30. Xylyl bromide (tear gas) • Tear gas impeded ability to fight; incapacitated soldiers. • Irritates eyes and lungs. • Used by French in the form of grenades. • Used by both sides • Put into T-Shells, a shell with an explosive tip that was filled with tear gas. • Easy to manufacture; was popular because of that.

  31. Mustard Gas • Causes blistering • Incapacitates soldiers. • Hard to counter, burns exposed skin. • Put into a variety of artillery, bombs, and other munitions. • Used by both sides. • Was persistent. It would remain for days, clothing and equipment that had been contaminated would spread the gas.

  32. Chemical warfare • Soldiers wore gas masks. • Photo of an early gas mask.

  33. Chemical Warfare, Quote • "[The] vapour settled to the ground like a swamp mist and drifted toward the French trenches on a brisk wind. Its effect on the French was a violent nausea and faintness, followed by an utter collapse. It is believed that the Germans, who charged in behind the vapour, met no resistance at all, the French at their front being virtually paralyzed." The use of gas at Langemarck ø as reported in the New York Tribune, April 27, 1915

  34. Poison Gas: effects • The gas eventually wore away. • Most dead men were left • Some died from the after-effects • Explosions left environment poisoned and destroyed

  35. Machine Guns

  36. Machine Gun • Fired ammunition automatically and could wipe out waves of attackers. • The machine gun made it very difficult for forces to advance across No Mans Land.

  37. Bombs • Bombs were very small in the beginning of the war. • Small arrows called Flechettes were also dropped on the enemy. • They were very inaccurate. • Bombing did not become effective until later in the war. • A bomber plane could carry one 1,650lb (=750 kg) bomb. • Only Zeppelins could carry big bombs.

  38. Mortars • lobbe • lobbed a shell in a high arc over a relatively short distance • Widely used in trench fighting for harassing the forward trenches, for cutting wire in preparation for a raid or attack, and for destroying trenches. • In 1914, the British fired a total of 545 mortar shells; in 1916, they fired over 6,500,000.

  39. Airplanes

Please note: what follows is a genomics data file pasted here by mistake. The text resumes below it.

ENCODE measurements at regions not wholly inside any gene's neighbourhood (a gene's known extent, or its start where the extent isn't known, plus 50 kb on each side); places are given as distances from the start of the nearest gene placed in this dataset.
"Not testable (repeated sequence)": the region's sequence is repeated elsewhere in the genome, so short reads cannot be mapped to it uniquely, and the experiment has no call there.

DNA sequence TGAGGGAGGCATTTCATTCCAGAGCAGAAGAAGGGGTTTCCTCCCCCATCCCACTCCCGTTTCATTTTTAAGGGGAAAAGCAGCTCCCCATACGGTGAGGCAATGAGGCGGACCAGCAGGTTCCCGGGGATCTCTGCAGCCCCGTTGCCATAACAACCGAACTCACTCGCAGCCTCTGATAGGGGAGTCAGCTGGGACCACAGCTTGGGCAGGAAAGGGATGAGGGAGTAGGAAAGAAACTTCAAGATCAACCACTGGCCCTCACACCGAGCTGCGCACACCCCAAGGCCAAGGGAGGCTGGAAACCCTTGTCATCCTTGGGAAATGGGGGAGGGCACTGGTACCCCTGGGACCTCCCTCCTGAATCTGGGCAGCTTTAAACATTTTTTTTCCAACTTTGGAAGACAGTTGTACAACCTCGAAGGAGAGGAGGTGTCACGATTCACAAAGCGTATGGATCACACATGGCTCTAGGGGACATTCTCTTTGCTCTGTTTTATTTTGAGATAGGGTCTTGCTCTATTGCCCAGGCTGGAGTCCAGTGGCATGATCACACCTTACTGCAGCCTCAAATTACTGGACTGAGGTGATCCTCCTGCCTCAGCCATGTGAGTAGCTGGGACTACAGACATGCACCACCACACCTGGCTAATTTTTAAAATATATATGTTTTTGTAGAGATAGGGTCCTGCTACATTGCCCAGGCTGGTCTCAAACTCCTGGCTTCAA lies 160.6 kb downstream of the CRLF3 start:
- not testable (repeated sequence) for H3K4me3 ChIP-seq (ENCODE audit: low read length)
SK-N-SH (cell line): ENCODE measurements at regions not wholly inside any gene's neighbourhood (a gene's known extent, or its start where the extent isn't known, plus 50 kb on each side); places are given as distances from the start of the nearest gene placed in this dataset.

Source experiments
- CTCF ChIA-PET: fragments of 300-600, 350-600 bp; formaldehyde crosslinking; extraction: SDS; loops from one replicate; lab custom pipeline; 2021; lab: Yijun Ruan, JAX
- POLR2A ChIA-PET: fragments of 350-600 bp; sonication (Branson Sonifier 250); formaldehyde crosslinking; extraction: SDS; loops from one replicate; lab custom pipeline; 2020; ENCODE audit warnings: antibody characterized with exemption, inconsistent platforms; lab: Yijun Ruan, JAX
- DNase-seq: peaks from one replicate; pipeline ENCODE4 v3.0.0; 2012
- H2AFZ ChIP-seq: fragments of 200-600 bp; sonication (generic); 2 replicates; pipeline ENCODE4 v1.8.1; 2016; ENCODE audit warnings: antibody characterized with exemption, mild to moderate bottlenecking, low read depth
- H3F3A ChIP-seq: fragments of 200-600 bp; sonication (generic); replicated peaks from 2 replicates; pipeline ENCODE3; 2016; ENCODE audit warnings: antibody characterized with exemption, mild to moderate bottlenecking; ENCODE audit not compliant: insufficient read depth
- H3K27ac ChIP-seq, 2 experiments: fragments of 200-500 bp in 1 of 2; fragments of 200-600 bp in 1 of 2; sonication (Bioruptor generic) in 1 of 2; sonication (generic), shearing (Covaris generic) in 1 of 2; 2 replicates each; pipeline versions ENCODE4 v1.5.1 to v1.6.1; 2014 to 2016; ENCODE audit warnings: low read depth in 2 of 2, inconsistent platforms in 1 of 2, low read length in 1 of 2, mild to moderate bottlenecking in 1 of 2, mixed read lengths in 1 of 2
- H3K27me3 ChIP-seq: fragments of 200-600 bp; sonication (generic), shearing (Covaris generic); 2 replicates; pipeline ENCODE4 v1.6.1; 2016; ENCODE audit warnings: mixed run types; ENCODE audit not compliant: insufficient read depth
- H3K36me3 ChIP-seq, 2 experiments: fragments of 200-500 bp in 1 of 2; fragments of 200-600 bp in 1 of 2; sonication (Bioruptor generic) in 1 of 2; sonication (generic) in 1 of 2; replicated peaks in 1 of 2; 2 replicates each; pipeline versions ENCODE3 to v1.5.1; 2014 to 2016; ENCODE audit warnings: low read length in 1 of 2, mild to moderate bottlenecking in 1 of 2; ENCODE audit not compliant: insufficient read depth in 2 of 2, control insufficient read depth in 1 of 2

40. The Planes… • Low speed / low altitude • Most planes had low horse power. • They were very flimsy and unstable. • Hard to fly. • Many WW1 pilots died from accidents.

  41. Manfred von Richthofen. (Germany) Edward "Eddie" Rickenbacker. (US) Von Richthofen had highest kill rate of any pilot. He was shot down by ground fire. Eddie had 27 kills. Richthofen had 80. The Aces

  42. Zeppelins • Went on recon missions. (reconnaissance = exploration) • Used as high flying bomb throwers • Heavily guarded by machine guns and anti aircraft guns. • Very dangerous to pilots. • Were as fast as airplanes • Sometimes tethered to ground.

  43. Submarines • Germans introduced the submarine (U-boats) in 1914 as an effective warship • its primary weapon was the torpedo = underwater missile. • German unrestricted submarine warfare would be a major factor in bringing the U.S. into war.

  44. Flame throwers • Flame throwers- First used on the Western Front in 1914 to clear enemy soldiers on front-line. • Germans used it more often than allied powers. • Dangerous to operator and depending on wind. http://www.spartacus.schoolnet.co.uk/FWWflame.htm

  45. Infiltration tactics • Both sides used small groups of experienced soldiers to sneak up on enemy and cut barbed wire. • Then sent infantry across No Man’s Land. http://www.spartacus.schoolnet.co.uk/FWWinfantry.htm

  46. Casualties World War I took the lives of about 8.5 million soldiers… Statistics at a glance: Germany= 1.8 million Britain= 908,000 Russia= 1.7 million France= 1.3 million Austria-Hungary= 1.2 million

  47. But why so many casualties? • The new tools of war – machine guns, poison gas, armoured tanks, larger artillery - did not deliver the fast-moving war strategists had expected. • The new technology just killed greater numbers of people more effectively.

  48. Questions • What prolonged effect would this type of warfare have on soldiers? • How would trench warfare affect how countries felt at the end of the war? • Would trench warfare be a good tactic to use today? Why and why not? • How do you think you would feel as a WW1 trench soldier? Write down 10 adjectives.